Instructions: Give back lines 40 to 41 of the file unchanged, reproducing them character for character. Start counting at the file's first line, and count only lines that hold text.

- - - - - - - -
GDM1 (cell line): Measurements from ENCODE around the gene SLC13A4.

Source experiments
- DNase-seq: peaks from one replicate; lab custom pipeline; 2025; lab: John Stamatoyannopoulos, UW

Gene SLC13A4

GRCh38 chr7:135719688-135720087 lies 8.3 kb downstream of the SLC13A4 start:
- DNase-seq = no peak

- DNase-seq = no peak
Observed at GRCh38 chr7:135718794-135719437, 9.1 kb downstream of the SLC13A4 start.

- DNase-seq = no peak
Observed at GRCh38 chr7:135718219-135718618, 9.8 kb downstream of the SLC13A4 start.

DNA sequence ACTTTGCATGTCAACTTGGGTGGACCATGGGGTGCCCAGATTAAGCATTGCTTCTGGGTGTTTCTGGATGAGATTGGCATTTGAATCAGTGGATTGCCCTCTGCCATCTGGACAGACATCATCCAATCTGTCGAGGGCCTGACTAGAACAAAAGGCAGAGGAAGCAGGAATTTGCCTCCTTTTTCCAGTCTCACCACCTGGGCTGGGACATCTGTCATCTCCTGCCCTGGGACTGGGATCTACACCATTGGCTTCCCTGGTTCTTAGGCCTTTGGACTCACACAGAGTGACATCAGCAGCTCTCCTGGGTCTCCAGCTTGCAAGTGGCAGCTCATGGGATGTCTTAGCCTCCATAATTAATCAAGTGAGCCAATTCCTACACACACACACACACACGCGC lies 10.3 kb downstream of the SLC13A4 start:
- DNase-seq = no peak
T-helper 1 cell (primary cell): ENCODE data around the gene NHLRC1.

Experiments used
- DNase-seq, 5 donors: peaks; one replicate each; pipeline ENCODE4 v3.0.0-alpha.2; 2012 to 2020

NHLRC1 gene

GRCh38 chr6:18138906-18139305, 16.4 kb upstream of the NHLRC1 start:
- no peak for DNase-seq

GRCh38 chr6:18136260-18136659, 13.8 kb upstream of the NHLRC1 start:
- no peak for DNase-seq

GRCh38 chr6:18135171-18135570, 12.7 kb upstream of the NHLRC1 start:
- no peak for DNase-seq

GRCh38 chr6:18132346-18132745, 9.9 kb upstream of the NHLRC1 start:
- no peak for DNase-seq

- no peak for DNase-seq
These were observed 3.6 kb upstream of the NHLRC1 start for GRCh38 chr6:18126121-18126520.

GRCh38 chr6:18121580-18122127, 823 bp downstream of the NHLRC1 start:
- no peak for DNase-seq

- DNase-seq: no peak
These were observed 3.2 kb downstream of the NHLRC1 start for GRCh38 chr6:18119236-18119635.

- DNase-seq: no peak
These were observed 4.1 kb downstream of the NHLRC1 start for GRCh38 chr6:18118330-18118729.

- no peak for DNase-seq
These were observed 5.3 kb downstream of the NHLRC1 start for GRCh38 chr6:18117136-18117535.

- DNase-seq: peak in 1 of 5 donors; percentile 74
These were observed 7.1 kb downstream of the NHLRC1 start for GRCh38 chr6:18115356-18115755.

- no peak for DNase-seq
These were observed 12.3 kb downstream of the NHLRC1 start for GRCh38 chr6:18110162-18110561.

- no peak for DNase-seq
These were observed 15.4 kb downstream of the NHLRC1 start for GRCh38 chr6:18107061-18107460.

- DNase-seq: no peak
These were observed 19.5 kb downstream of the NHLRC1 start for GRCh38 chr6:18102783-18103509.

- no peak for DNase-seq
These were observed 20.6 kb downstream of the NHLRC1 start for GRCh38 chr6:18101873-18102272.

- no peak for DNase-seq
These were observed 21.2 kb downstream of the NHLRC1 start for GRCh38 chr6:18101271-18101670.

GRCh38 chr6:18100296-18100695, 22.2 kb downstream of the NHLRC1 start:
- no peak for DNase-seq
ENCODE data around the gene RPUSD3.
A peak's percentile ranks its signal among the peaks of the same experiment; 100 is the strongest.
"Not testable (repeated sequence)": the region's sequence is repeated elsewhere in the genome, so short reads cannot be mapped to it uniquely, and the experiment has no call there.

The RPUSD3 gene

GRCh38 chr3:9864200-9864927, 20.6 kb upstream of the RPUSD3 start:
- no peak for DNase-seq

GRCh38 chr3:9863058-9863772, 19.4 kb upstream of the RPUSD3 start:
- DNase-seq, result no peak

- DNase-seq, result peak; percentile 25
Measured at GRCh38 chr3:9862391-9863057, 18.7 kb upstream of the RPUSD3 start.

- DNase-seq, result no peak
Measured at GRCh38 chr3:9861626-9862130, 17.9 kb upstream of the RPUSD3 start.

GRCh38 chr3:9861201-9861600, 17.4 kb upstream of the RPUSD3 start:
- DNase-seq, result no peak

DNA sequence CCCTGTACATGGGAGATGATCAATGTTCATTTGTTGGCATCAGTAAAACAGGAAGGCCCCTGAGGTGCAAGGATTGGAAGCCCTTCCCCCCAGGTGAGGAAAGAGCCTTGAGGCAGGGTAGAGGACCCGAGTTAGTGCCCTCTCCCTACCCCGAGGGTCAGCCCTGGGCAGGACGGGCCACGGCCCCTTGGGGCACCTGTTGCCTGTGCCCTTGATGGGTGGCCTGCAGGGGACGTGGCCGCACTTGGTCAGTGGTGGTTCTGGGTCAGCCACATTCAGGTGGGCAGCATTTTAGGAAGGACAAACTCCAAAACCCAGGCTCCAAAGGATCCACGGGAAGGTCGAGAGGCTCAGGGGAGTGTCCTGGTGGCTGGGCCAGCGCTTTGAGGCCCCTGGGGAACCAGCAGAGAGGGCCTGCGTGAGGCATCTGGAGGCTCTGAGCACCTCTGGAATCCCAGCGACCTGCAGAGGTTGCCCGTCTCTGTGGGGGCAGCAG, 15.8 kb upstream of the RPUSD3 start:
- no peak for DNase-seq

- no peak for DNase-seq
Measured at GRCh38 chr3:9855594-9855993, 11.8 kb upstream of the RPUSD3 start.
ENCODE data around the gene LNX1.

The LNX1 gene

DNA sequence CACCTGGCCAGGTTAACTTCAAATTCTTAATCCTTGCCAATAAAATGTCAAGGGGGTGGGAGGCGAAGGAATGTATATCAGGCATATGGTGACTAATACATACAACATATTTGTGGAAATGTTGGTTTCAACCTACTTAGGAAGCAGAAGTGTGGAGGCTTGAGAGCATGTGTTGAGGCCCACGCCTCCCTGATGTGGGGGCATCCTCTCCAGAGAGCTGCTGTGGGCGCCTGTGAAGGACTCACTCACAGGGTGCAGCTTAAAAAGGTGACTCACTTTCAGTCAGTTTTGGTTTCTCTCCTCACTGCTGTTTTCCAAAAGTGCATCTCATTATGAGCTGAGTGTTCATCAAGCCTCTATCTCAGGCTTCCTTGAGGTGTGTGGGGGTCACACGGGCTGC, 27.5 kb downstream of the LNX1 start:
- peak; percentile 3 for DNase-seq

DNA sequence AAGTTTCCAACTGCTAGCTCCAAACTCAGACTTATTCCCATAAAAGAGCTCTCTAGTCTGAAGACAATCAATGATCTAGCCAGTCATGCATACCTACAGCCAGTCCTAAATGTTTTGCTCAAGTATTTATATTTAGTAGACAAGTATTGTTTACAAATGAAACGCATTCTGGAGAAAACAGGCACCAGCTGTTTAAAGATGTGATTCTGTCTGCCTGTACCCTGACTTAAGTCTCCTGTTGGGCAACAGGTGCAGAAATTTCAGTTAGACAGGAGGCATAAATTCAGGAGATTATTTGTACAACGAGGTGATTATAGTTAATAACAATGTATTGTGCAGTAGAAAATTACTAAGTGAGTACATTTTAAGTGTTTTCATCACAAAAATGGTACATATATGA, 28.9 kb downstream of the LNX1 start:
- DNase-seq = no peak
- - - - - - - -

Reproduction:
These were observed 15.4 kb downstream of the NHLRC1 start for GRCh38 chr6:18107061-18107460.

- DNase-seq: no peak